‘The Patient’ Walks Into the Dark Mind of a Serial Killer With Unnerving Tension

FX’s “The Patient” gives the notion of seeking help a whole new meaning. It’s common for shows to feature self-aware killers who know they’re sick. In this series, the whole plot amounts to a 10-episode therapy session between a deranged predator and his therapist. On paper this might have the makings of a dark comedy or farcical jab at our ongoing obsession with shows about grisly crime. But it’s pulled off convincingly because the writing moves along with the confidence of imagining this scenario is possible. Another key factor is the casting of Steve Carell, who can be hilarious or powerful depending on the task at hand. Here he evokes sheer terror and empathy, giving the material, that can verge on over-the-top, a strong humanity.

Alan Strauss (Carell) is a Jewish widower and successful therapist who has the kind of calm, understanding demeanor his profession should require. Seeing patients is almost a nice respite from his slow-burning family issues. But dark fate intervenes when he has a session with a patient and municipal health inspector named Sam (Domhnall Gleeson). Alan tells Sam he doesn’t see him truly opening up. Sam takes him at his word and decides to kidnap the therapist, chaining him to the floor of a basement. Soon enough, Sam makes his intentions clear. He wants Alan to help cure him of an overpowering drive to commit murder. He practically confesses to being a self-aware serial killer and needs help to get over his sick compulsion. Terrified but empathetic, Alan indeed tries to get to the bottom of what shaped Sam into the angry, murderous man he has revealed himself to be.

“The Patient” is the latest creation from Joel Fields and Joseph Weisberg, reuniting after the major success of their previous FX drama, “The Americans.” While that was a long serial, this one is a limited series with a sharp structure. Episodes only run to a little over the half hour mark. Shows of this kind that don’t work tend to fall into the trap of believing every chapter needs to be an hour or feature-length, which can produce nothing more than boring television. By keeping the episodes compact, “The Patient” can maintain an atmospheric, eerie tone while not overstaying its welcome. It’s essential because there’s not much “action” in the story. Tension comes from the psychological, emotional standoffs at play. Alan wants to get the hell out of there, but with each passing day he grows more intrigued by this perturbed younger man who brings him take out so nonchalant.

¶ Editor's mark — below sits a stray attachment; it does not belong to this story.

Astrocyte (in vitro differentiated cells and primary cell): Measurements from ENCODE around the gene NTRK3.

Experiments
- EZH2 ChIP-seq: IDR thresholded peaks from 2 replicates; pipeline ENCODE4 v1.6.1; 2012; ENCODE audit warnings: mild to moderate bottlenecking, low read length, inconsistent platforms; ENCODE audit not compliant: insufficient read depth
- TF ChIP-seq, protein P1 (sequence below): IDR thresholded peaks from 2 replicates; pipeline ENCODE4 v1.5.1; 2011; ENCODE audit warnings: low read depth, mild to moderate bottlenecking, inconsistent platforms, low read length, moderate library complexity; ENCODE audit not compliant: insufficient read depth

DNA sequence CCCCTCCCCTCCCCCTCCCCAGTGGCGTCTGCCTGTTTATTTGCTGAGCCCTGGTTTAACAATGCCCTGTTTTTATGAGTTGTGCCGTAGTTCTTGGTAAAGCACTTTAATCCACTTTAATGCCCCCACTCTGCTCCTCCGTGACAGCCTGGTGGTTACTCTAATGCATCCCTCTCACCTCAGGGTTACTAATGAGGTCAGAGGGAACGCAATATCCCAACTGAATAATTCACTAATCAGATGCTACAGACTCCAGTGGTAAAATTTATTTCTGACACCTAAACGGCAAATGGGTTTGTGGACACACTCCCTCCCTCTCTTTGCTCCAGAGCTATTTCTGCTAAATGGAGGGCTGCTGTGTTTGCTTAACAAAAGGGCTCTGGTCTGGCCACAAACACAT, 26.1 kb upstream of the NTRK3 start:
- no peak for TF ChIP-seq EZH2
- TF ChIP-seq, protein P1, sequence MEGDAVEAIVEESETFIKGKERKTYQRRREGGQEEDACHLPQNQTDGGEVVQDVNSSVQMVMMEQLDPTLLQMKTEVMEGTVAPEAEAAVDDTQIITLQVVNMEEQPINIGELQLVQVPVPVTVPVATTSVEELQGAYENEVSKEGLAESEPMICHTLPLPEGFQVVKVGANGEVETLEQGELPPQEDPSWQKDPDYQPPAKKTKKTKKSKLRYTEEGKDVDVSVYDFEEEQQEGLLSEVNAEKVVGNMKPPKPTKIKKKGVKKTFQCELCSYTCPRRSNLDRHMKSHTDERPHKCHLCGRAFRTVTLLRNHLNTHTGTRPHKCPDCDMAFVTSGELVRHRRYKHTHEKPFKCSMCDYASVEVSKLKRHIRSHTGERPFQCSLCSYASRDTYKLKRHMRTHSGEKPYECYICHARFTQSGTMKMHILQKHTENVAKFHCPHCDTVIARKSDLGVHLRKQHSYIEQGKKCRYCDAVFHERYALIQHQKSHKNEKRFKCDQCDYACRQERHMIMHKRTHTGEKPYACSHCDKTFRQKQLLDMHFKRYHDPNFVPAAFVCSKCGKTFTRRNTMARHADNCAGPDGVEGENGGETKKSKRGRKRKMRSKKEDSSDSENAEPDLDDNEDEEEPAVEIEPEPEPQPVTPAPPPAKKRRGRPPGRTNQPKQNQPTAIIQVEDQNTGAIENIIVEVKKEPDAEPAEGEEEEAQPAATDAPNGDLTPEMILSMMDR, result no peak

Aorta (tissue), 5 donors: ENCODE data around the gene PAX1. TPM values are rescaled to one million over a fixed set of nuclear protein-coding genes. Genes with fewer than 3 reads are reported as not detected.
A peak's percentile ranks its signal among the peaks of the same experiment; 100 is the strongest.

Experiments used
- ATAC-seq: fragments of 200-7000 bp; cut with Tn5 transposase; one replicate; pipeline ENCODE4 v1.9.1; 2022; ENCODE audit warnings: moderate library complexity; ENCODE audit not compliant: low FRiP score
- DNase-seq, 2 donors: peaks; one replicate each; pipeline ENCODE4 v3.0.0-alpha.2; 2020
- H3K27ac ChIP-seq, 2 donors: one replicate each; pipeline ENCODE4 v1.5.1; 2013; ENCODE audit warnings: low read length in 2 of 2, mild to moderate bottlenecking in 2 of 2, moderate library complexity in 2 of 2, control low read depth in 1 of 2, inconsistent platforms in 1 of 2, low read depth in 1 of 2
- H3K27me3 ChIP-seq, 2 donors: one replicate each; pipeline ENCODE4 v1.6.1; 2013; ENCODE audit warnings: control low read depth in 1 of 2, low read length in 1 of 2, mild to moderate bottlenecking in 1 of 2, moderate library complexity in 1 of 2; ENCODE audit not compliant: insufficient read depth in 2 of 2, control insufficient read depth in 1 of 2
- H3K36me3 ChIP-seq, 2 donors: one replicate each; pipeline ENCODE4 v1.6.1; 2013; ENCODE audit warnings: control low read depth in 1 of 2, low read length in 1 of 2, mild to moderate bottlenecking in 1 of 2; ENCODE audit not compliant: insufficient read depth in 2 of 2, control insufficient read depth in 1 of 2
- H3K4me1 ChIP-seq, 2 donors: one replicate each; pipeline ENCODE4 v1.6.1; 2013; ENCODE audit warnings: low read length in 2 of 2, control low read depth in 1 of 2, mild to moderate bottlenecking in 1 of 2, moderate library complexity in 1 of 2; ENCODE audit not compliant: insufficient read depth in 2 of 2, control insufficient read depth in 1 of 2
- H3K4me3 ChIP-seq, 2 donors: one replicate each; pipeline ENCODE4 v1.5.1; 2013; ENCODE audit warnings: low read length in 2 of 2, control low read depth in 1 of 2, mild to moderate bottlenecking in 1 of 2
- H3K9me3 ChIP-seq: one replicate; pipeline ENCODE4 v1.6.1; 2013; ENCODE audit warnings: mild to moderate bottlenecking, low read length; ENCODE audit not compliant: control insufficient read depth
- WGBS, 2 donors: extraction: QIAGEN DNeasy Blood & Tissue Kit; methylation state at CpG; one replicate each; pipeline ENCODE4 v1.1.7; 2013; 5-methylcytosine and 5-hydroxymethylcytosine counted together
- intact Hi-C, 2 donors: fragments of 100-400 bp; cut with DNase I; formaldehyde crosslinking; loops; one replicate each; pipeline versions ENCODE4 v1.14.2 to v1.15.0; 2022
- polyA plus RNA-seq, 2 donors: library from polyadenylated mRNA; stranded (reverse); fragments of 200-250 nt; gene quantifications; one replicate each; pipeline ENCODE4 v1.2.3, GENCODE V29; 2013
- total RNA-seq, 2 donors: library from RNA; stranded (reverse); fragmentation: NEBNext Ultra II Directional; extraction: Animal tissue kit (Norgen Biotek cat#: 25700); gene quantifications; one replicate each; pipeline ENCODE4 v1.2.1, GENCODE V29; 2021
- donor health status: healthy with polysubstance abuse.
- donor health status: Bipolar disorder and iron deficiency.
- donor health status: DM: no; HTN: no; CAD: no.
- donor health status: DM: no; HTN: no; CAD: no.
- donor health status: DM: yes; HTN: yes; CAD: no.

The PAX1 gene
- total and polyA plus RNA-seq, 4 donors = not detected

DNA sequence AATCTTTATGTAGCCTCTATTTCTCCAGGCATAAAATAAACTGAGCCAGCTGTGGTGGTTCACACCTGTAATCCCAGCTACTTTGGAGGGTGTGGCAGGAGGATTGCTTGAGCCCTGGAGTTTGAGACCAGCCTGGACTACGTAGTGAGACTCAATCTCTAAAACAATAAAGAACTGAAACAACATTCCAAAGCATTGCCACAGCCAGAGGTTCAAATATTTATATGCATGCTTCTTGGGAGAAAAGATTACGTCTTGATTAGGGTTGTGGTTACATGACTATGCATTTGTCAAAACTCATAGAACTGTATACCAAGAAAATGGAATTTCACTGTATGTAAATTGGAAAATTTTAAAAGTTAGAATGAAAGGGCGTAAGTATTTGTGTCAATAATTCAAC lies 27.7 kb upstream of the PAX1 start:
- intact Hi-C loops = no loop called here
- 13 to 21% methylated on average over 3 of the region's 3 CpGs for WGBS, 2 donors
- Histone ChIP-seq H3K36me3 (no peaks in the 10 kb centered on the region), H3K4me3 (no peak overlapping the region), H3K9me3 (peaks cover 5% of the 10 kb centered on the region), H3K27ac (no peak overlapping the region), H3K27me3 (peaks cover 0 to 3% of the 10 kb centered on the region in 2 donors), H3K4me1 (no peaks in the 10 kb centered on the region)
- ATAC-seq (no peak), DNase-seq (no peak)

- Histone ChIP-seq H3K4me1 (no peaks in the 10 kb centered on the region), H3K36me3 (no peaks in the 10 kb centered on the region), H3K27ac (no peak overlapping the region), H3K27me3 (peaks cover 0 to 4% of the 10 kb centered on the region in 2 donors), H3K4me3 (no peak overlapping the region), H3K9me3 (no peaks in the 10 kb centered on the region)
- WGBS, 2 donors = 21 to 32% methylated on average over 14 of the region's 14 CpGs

With each episode, both men reveal a bit more of each other and build a mirror effect. They are both full of emotional scars that won’t go away. Alan deals not only with the death of his wife from cancer and plaguing nightmares, but with the semi-estrangement of his son, Ezra (Andrew Leeds), who runs a pawn shop and decided to become a strict Orthodox Jew. It’s a kind of reverse rebellion by one’s offspring. A touching flashback to the day of Ezra’s wedding shows how his late mother, Beth (Laura Liemi) was also a cantor and defied Orthodox rules against women being allowed to sing, deciding to perform at the reception. As Alan and his patient talk, this contrasts with Sam’s own emerging revelations about a hard childhood with an apparently violent father. One of the plot’s effective angles, which could have been absurd with lesser showrunners, involves Sam’s mother, Candace (Linda Edmond), who we are surprised to discover knows about her son’s compulsions. She’s also aware of Alan’s imprisonment. With the look of someone who has given up, she admits to Alan she knows Sam is not well, but he’s her son. She can’t just turn him in.

This is how the narrative keeps going for most of “The Patient,” with small revelations and unnerving twists mostly involving Sam bringing home a new victim Alan tries to converse with through a door. Sam is also just aching to kill someone connected to his job that truly irritates him. Again, this could have easily become a dark comedy in the style of Marjane Satrapi’s “The Voices,” or a morbid entertainment like “Dexter.” Yet somehow it works because Carell brings out the tension of being entrapped while Domhnall Gleeson brings an almost cheerful, disturbing naivety to the role, as if Sam is so aloof he really thinks this is all going to end well. By the final section of the season, there is a sense Alan has broken through and is making hard-earned progress. But Sam is driven by such dark rages that (coerced) couch sessions can’t just subdue them the way other people deal with social anxiety or childhood traumas that never resulted in murder. “The Patient” doesn’t change the rules of streaming, but it’s an effective series designed wisely to be consumed in small chapters. It’s effective and in large part because the acting is so good, generating suspense from the idea that even monsters are desperate for some kind of release from their torment.

The Patient” begins streaming Aug. 30 with new episodes premiering Tuesdays on Hulu.